'Gross Miscalculation' of Diesel Emissions Sets Back Calif. Law

'Gross Miscalculation' of Diesel Emissions Sets Back Calif. Law

The San Francisco Chronicle today has a big story about an even bigger cock-up from the California Air Resources Board: Apparently, through what reporter Wyatt Buchanan calls "grossly miscalculated" figures on diesel pollution, the CARB may be setting back not just the rule in question -- dealing with reductions in nitrous oxide and particulate matter -- but also raising questions about the Board's competence at a critical time.

Buchanan writes:

The pollution estimate in question was too high -- by 340 percent, according to the California Air Resources Board, the state agency charged with researching and adopting air quality standards. The estimate was a key part in the creation of a regulation adopted by the Air Resources Board in 2007, a rule that forces businesses to cut diesel emissions by replacing or making costly upgrades to heavy-duty, diesel-fueled off-road vehicles used in construction and other industries.

The staff of the powerful and widely respected Air Resources Board said the overestimate is largely due to the board calculating emissions before the economy slumped, which halted the use of many of the 150,000 diesel-exhaust-spewing vehicles in California. Independent researchers, however, found huge overestimates in the air board's work on diesel emissions and attributed the flawed work to a faulty method of calculation -- not the economic downturn.

The scale of the miscalculation raises justifiable questions about how CARB came up with its numbers for the diesel pollution. But coming in the wake of another highly publicized miscalculation -- one that in 2009 saw the Board doubling the number of deaths attributable to diesel pollution -- the latest news could spell trouble for climate laws at the state and national level.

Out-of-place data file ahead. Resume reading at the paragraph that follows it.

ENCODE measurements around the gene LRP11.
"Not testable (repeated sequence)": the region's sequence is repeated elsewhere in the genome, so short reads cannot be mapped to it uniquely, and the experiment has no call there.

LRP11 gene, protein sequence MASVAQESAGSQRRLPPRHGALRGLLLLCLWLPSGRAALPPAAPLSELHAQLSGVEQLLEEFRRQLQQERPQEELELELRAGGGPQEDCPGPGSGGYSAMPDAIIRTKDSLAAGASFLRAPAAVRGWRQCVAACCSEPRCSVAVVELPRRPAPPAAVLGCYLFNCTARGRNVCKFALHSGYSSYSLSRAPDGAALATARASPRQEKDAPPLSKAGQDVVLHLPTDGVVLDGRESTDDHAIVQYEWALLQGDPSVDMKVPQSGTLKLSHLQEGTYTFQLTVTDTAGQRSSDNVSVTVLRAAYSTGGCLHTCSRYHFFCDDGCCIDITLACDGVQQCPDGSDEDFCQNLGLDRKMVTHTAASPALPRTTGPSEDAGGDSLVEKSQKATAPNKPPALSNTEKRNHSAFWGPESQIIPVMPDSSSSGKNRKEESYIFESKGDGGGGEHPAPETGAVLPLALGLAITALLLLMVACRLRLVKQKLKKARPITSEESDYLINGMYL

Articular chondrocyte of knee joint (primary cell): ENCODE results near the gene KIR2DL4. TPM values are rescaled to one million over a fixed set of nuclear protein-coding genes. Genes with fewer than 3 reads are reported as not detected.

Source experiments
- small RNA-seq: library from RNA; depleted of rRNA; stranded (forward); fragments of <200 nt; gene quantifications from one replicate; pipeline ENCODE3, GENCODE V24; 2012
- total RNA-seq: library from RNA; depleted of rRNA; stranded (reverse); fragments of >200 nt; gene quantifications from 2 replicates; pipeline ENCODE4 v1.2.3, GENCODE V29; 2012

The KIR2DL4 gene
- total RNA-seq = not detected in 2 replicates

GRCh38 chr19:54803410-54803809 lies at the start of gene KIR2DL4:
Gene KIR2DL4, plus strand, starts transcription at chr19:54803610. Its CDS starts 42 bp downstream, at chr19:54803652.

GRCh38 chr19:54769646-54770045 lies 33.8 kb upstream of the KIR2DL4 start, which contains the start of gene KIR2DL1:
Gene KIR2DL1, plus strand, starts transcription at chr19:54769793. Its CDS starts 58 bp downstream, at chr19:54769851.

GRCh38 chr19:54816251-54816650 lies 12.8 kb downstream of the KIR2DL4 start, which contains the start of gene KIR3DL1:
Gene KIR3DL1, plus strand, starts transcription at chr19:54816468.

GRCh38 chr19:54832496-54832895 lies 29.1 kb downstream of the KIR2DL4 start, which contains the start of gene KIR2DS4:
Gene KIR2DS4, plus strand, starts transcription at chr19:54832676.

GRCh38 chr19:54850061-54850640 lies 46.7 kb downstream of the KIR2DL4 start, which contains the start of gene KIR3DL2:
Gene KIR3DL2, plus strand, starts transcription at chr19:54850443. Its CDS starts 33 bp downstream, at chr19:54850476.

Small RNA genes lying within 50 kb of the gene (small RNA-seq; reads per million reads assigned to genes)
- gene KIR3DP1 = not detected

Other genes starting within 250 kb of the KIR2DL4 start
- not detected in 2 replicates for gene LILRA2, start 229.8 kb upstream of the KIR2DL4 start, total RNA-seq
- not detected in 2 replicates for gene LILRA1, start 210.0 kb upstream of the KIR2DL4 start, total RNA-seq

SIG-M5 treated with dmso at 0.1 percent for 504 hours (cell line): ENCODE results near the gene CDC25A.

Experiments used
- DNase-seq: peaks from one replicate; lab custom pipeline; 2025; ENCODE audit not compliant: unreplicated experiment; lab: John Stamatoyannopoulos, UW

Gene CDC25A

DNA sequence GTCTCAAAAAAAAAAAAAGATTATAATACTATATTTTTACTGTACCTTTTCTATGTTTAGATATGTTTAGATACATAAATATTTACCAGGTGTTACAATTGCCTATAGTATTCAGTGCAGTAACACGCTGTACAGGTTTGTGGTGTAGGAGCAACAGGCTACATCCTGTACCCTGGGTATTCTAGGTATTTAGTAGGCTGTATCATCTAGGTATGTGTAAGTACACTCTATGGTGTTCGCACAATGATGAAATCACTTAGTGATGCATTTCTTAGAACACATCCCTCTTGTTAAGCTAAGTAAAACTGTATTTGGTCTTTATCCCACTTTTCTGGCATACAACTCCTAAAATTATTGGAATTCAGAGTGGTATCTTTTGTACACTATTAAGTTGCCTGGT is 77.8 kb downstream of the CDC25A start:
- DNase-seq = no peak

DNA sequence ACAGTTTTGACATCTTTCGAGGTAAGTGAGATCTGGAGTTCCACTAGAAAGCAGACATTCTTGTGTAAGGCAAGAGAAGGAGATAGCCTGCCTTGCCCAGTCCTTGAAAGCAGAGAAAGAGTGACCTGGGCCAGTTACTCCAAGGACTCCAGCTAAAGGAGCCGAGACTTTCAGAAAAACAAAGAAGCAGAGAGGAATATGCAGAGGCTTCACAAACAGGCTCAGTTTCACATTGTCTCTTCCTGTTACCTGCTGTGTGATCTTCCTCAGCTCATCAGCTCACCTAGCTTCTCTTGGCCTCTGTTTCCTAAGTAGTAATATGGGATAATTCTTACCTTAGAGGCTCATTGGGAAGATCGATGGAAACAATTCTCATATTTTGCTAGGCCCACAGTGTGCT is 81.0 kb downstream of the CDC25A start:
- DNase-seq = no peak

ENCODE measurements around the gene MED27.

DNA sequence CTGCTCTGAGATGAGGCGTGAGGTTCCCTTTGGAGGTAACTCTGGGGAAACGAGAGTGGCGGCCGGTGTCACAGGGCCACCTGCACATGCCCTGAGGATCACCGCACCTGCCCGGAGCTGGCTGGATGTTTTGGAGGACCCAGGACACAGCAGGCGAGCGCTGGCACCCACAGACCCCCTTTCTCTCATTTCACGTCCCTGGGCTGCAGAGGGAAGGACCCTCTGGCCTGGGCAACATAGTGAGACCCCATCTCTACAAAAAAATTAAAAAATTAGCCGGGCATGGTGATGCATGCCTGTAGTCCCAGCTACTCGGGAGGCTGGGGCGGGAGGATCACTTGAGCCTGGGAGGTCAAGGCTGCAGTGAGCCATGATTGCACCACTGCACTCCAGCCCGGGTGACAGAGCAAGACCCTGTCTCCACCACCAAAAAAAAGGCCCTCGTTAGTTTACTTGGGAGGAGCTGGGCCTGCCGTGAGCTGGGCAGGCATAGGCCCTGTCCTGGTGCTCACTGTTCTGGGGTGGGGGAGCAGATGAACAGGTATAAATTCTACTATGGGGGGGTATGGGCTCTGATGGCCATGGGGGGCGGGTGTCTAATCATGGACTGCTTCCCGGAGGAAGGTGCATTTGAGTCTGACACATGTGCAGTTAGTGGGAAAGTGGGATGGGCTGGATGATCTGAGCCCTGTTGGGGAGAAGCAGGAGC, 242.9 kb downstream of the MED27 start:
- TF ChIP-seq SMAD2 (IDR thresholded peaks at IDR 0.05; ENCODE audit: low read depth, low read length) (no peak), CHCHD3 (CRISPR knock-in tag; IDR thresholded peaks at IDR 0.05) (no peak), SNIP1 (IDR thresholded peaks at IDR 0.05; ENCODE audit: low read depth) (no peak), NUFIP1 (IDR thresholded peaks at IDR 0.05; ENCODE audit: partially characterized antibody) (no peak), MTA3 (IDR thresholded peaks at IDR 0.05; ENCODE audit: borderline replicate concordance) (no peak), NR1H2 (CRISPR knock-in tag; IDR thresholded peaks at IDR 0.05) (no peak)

Next month, California voters will decide on Proposition 23, an oil industry-promoted measure that would effectively repeal the state's pioneering emissions-reduction law, AB32. AB32 is due to take effect next year unless Prop 23 passes, and questions about the science behind California's air and carbon dioxide emissions could provide ammunition to Prop 23's supporters.

More from Buchanan:

The setbacks in the air board's research -- and the proposed softening of a landmark regulation -- raise questions about the performance of the agency as it is in the midst of implementing the Global Warming Solutions Act of 2006 -- or AB32 as it is commonly called, one of the state's and the nation's most ambitious environmental policies to date.

AB32, which aims to reduce carbon emissions to 1990 levels by the year 2020, has come under intense political attack this year as the state prepares to elect a new governor. Critics cast the law as a jobs killer because of the expenses to industry and businesses in conforming to new pollution regulations. Supporters say it will reinvigorate the state's economy and create thousands of new jobs in the emerging green sector.

Buchanan's extensive report is all worth a read. Check it out here: "Overestimate fueled state's landmark diesel law."

Photo courtesy of the EPA via Wikimedia.